In her Sept. 2 Washington Post review of a Beyond Burger, food writer Alicia Kennedy, a long-time veggie burger devotee, noted that “… when it arrived and I took a bite, I immediately began to tear up.… I was so sure I’d just eaten beef, for the first time in years.”


Joyous tears have also flooded Wall Street for Beyond Burger’s parent company, Beyond Meat. On May 2, the company offered its first public shares at $25 apiece. Prices that day closed at $65.75, then they really took off. On July 26, shares hit $235 before dropping back to “just” $165 on Sept. 3, a 660 percent rocket ride in just four months.


Many farm groups (and most ag pundits, too) aren’t as impressed as fake meat’s eager eaters and gilded investors. All but a few scoff at the very idea of meatless meat tasting anything close to real meat while nervously confessing that they see vegetable-based meat as an existential threat to the livestock and poultry sectors.


That farm reaction was not unexpected. It is, after all, what we in agriculture often do: condemn first, then — maybe, maybe not — ask for the facts.


The fact is meat alternatives snagged only US$4.3 billion of the $900 billion-plus global meat market in 2018. Market analysts see mock meat sales rising 6.8 percent per year through 2023 to an arguably unimpressive $6.3 billion, even as real meat sales grow faster.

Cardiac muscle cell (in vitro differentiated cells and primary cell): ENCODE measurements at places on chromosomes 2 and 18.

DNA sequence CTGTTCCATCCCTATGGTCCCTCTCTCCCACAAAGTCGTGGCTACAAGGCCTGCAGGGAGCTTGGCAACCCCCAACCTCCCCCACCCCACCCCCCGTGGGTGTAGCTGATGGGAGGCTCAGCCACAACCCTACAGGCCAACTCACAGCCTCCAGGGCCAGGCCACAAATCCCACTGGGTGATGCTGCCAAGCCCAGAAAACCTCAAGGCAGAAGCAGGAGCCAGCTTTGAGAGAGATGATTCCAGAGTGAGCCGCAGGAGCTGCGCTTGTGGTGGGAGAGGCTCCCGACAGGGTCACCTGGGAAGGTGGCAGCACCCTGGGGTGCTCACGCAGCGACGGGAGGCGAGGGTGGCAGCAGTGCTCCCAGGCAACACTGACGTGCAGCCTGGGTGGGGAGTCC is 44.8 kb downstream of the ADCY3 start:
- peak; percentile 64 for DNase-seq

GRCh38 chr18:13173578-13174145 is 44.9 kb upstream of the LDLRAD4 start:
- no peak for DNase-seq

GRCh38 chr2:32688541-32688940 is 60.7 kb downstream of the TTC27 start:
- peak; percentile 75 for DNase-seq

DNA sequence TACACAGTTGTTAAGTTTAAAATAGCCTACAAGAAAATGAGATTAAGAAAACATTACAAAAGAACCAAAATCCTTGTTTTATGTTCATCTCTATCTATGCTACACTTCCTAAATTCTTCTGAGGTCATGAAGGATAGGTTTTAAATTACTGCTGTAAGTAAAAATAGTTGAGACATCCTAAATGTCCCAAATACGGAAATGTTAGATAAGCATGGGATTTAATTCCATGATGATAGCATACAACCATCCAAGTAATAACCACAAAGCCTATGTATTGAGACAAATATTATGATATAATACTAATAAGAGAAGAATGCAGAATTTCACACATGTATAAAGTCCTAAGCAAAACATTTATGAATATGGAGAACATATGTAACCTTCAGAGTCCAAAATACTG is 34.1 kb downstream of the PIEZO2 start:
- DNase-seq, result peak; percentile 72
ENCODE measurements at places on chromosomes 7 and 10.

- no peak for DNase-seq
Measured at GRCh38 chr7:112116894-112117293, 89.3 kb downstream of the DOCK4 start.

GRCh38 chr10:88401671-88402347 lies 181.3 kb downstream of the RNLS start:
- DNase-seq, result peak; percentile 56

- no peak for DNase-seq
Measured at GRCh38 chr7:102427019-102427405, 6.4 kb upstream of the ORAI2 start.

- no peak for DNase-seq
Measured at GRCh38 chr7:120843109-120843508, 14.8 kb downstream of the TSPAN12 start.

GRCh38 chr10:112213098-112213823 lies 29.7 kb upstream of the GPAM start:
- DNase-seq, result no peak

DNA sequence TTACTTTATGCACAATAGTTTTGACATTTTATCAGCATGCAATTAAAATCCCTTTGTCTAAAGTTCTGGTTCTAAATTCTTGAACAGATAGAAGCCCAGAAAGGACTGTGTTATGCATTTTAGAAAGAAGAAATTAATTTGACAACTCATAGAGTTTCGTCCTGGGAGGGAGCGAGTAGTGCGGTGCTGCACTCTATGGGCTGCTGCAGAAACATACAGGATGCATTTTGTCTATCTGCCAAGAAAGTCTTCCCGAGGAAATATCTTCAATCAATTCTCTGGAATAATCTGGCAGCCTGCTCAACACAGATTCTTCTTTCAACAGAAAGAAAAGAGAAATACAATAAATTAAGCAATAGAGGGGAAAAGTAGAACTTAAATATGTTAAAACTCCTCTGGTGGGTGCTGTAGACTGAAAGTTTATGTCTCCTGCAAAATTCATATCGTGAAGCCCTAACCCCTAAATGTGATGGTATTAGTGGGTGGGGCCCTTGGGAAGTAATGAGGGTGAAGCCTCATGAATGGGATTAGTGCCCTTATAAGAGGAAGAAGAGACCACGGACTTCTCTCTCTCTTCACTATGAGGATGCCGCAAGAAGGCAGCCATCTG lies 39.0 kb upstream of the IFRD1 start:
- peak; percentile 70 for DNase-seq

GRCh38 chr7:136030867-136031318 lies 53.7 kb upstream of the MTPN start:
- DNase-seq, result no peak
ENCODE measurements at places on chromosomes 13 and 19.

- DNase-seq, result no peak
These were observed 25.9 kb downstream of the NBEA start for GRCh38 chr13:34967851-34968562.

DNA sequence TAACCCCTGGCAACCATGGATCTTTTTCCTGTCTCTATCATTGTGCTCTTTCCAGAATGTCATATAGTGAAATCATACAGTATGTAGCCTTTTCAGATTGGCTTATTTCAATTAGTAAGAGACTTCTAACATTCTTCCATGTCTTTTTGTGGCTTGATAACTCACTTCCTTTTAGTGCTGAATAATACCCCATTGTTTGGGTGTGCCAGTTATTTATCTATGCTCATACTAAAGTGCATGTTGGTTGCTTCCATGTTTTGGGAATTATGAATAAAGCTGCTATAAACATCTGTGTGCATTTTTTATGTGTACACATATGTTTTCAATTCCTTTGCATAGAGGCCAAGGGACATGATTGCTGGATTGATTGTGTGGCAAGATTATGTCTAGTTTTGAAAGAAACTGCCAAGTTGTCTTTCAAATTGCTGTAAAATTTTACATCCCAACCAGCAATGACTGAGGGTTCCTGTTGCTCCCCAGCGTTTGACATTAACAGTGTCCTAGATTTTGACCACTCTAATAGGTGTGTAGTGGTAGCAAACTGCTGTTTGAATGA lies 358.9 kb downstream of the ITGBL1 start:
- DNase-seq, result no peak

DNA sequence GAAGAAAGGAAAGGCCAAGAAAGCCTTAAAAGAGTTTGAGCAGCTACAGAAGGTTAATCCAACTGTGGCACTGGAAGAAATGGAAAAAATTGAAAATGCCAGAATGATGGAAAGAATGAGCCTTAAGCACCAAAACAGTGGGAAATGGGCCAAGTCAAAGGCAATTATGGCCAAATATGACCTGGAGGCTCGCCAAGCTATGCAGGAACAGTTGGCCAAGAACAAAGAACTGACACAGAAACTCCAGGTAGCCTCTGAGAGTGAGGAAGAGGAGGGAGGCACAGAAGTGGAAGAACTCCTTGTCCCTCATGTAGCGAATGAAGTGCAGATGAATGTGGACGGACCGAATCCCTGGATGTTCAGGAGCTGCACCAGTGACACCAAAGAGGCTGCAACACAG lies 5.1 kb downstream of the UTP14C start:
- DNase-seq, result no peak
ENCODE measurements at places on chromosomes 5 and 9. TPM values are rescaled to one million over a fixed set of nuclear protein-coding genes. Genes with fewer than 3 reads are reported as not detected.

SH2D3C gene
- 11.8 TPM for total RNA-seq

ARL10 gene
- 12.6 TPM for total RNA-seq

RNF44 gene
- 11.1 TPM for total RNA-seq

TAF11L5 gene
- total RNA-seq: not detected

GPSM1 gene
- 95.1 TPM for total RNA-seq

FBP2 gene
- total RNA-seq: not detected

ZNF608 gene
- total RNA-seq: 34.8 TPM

Burger King is proving that forecast spot on.


On Aug. 31, market watchers told Business Insider that Burger King’s recent six percent increase in sales rested on two, unforeseen facts: its meatless meat entrée, called the Impossible Whopper (from Impossible Foods), is driving new customers to its retail outlets and that, once there, “traditional beef Whopper sales have also increased.”


An even more plausible reality is that the biggest threat to meatless meat will come from other meatless meat newcomers attempting to catch their veggie lightning in a bun.


More importantly, some of the newcomers aren’t new; they are the biggest of big boys in Big Ag.


“The big guns of ADM (Archer Daniels Midland), Cargill, Tyson and a host of others are elbowing for space, each keen for a serving of the latest and greatest in alternative meat fare,” noted Chris Bennett on Aug. 13.


And, he added, “innumerable smaller companies are jumping into the game, with new startups popping up monthly.”


Despite that rising investment surge in mock meat, farmers and ranchers — and chickens, beef cattle, lambs, goats, hogs, turkeys, and anything else that sizzles when fried, roasted, grilled or boiled — are not an endangered species.


In fact, veggie burger or not, the number of vegans and vegetarians in the U.S. has not increased in 20 years. Moreover, Ethan Brown, the co-founder of Beyond Meat, told Vox in March “that 93 percent of consumers who buy Beyond Meat also buy animal meat — and he’s fine with that.”


Farmers and ranchers should be fine with that, too...